2. What do you think are the chief merits and demerits of the British Empire?  Do you think its break up now would be for the benefit of mankind? 

3. How far is it true to say that the future of Europe lies in the hands of the United States of America? 

4. How far can the war be won by bombing German cities?  Is this policy justifiable morally? 

5. In which century of English history would you prefer to have lived (other than the 20th century?) 

6. What part do you think geography ought to play in the study of history? 

7. Do you think that the development of photography will kill the art of painting? 


Do you think that modern jazz and swing music are entitled to the name of music?  

If we now have our thinking caps on, this might be a good time to revisit some so-called ‘thunks’, from ‘The Book of Thunks’ by Ian Gilbert.  Each one is just a simple question designed to get us to think more carefully about the world around us.  If dumbing down is genuine, I really think the time has come to do the opposite, whatever that opposite may be, because ‘smartening up’ does not seem to work at all.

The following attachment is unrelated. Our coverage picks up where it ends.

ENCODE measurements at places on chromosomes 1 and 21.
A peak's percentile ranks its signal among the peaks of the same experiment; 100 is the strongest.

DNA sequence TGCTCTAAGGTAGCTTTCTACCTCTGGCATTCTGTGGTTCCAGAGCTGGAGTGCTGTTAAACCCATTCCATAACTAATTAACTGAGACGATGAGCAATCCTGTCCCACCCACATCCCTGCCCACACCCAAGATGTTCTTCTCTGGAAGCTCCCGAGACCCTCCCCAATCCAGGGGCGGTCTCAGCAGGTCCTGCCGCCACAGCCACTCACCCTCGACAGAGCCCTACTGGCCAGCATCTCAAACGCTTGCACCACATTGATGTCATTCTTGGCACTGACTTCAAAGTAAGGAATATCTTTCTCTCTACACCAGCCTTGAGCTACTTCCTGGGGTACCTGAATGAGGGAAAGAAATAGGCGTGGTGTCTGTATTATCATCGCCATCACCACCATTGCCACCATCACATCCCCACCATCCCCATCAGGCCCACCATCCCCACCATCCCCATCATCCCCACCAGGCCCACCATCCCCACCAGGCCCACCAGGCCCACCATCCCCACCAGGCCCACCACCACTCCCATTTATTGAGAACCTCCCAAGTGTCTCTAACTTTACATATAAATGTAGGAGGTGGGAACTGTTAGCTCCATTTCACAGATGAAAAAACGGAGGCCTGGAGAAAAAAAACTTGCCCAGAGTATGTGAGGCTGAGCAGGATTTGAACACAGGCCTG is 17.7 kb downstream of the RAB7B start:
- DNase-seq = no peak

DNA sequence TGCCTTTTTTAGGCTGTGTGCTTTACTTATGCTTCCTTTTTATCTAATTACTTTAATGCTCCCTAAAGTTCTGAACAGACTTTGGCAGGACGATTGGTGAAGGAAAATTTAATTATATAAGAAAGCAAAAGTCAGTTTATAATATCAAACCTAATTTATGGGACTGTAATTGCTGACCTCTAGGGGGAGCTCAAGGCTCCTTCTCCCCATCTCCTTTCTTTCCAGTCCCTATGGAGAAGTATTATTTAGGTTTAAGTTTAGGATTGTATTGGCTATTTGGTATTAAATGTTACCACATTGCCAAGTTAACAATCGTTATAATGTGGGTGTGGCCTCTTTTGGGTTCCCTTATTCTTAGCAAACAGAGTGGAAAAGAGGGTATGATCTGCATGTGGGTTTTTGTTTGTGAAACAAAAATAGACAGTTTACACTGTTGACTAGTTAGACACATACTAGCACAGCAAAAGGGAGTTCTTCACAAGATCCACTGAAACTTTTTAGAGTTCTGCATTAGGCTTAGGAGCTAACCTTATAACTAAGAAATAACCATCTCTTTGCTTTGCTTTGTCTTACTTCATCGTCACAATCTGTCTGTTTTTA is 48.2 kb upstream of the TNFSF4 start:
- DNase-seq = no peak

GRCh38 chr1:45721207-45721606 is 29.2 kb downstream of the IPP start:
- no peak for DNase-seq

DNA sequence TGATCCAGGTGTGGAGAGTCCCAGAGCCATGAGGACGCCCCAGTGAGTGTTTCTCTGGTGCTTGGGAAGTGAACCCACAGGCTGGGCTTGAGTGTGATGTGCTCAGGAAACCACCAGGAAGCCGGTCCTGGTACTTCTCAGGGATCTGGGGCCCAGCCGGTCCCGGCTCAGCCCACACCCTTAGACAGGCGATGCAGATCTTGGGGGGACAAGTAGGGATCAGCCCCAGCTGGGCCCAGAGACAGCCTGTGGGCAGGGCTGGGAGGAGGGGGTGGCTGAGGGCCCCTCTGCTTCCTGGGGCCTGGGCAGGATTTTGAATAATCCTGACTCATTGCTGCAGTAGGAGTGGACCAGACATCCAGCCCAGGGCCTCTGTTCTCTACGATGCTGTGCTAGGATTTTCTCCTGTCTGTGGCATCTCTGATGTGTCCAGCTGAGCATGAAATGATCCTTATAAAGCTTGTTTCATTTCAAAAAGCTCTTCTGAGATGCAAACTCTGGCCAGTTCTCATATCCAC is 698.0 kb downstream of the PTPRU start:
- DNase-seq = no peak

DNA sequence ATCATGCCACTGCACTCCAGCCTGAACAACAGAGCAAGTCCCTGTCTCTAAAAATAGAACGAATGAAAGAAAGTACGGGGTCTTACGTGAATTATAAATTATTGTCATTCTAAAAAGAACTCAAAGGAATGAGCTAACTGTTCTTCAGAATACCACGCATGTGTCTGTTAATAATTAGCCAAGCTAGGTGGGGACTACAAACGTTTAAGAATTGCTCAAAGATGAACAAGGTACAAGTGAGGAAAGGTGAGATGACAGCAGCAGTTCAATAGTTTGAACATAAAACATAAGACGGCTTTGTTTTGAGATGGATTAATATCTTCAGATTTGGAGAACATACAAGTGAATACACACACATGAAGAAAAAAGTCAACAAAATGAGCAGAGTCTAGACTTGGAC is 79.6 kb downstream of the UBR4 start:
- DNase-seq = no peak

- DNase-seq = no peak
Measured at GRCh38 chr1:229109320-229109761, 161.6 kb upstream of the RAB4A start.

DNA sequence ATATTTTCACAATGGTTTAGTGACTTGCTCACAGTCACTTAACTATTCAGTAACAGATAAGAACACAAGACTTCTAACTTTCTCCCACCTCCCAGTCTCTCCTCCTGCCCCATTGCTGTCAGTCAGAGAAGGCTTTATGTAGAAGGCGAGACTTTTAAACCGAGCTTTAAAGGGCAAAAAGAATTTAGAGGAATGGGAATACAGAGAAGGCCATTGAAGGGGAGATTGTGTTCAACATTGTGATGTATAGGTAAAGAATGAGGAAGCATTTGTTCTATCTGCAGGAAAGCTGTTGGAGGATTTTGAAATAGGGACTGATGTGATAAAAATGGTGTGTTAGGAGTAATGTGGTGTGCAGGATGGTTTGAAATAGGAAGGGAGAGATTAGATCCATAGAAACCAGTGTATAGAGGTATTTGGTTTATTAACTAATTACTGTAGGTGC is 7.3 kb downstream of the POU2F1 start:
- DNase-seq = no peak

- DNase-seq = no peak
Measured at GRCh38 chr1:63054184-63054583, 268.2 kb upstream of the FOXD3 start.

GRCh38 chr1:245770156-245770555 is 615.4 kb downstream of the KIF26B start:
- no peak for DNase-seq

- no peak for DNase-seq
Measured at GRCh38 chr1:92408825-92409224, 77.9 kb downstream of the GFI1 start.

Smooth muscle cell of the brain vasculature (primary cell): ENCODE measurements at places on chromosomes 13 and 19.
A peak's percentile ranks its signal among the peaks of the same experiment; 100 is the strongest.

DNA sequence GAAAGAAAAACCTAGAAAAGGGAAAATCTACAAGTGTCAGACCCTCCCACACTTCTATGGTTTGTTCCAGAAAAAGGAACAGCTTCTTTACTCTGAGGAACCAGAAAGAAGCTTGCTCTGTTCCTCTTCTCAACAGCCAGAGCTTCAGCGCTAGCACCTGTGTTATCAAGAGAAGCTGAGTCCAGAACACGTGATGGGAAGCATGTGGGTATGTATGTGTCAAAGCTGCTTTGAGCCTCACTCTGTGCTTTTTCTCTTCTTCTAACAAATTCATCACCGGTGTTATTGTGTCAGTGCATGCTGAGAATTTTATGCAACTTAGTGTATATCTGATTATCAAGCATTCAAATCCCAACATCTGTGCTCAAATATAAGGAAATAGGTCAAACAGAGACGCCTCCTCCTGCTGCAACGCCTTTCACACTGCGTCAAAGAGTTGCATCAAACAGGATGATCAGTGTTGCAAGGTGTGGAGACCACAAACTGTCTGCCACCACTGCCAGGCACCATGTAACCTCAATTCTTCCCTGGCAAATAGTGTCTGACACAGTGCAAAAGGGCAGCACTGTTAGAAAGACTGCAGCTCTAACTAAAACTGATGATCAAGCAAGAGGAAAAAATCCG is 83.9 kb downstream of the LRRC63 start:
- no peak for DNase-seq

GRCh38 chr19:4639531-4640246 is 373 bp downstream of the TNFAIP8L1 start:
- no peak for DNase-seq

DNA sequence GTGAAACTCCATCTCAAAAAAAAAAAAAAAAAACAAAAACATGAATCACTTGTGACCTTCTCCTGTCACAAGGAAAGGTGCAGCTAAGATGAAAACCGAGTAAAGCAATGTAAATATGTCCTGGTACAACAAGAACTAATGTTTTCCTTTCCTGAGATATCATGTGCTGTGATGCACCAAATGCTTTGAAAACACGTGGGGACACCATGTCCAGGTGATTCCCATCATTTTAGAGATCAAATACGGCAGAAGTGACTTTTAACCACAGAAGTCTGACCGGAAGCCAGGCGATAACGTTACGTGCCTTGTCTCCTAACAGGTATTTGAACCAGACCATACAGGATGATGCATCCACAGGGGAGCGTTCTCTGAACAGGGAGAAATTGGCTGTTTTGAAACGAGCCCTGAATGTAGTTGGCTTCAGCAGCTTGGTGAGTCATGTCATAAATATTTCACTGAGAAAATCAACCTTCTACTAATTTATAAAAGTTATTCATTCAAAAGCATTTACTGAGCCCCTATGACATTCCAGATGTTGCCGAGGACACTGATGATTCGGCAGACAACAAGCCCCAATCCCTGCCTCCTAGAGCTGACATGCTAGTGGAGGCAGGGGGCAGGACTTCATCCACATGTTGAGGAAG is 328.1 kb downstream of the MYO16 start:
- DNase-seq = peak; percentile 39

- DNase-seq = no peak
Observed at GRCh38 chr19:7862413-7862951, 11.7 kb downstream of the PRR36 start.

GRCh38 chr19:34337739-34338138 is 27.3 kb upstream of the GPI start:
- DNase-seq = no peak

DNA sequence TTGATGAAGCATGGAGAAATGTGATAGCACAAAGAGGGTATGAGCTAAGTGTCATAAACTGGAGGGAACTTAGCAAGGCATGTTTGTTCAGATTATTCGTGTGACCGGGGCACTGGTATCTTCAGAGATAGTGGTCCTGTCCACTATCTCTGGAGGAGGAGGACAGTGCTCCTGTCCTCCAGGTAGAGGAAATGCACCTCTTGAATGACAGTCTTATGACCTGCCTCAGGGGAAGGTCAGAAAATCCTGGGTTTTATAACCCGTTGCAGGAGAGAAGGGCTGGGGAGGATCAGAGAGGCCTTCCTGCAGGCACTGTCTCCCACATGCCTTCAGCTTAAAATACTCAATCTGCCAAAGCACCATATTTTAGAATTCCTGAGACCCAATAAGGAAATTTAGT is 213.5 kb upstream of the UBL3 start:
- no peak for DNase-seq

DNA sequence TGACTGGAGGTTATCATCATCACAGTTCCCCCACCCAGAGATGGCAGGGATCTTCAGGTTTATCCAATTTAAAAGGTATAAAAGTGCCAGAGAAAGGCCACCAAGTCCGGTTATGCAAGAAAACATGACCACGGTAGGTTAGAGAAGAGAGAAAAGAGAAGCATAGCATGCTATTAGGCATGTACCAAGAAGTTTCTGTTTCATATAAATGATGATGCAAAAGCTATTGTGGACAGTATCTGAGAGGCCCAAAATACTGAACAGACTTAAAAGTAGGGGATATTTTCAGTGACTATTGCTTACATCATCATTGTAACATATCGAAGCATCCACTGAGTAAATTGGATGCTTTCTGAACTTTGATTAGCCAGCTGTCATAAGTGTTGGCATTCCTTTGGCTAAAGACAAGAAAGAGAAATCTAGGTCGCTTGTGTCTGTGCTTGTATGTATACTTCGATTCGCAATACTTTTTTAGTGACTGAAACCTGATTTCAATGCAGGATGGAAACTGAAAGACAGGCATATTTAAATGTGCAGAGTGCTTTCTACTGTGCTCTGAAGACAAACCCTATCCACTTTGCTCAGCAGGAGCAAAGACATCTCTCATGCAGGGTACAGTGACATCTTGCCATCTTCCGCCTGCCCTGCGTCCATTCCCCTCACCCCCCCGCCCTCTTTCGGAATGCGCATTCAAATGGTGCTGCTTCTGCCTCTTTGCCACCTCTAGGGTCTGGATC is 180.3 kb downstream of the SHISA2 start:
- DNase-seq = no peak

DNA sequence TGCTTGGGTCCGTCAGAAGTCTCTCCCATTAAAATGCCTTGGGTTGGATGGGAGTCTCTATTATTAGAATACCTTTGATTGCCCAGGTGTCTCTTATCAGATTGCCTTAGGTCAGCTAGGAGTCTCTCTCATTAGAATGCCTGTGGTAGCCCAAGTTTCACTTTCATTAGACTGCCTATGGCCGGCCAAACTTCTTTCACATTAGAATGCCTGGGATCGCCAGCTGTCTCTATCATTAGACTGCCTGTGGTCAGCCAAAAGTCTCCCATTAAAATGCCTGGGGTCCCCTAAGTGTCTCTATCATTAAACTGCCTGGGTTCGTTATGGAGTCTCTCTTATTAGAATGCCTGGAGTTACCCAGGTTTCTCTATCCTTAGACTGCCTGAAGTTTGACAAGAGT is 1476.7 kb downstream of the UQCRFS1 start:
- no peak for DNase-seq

• Does a cloud displace sky? 

  • Is not going fishing a hobby? 

  • Is a broken-down car parked? 

  • Can you turn a sound upside down?  

  • If the cure for cancer meant constructing a huge factory in Antarctica, should we do it anyway? 

  • Would a baby born on a deserted island ever laugh? 

  • If I borrow a million pounds, am I a millionaire? 

  • Could a fish express a preference? 

  • Can you say how many deaths it takes for them to become a statistic and not a tragedy? 

  • Would you rather live under democracy or a dictatorship led by Father Christmas? 

  • Will the planet weigh less when all the oil is used up? 

  • Can you get lost if you don’t know where you’re going? 

  • When you switch a light off, does the part of the room nearest the bulb go dark first? 

  • Does the farmer own the pollen coming from his crops? 

  • Can I say I’ve been to Amsterdam if I was asleep on a bus that drove through it? 

And finally for now, can your mind hurt?  It probably feels like it can just now, but I firmly believe the pain is worth the outcome of better thinking, if that is what we can achieve.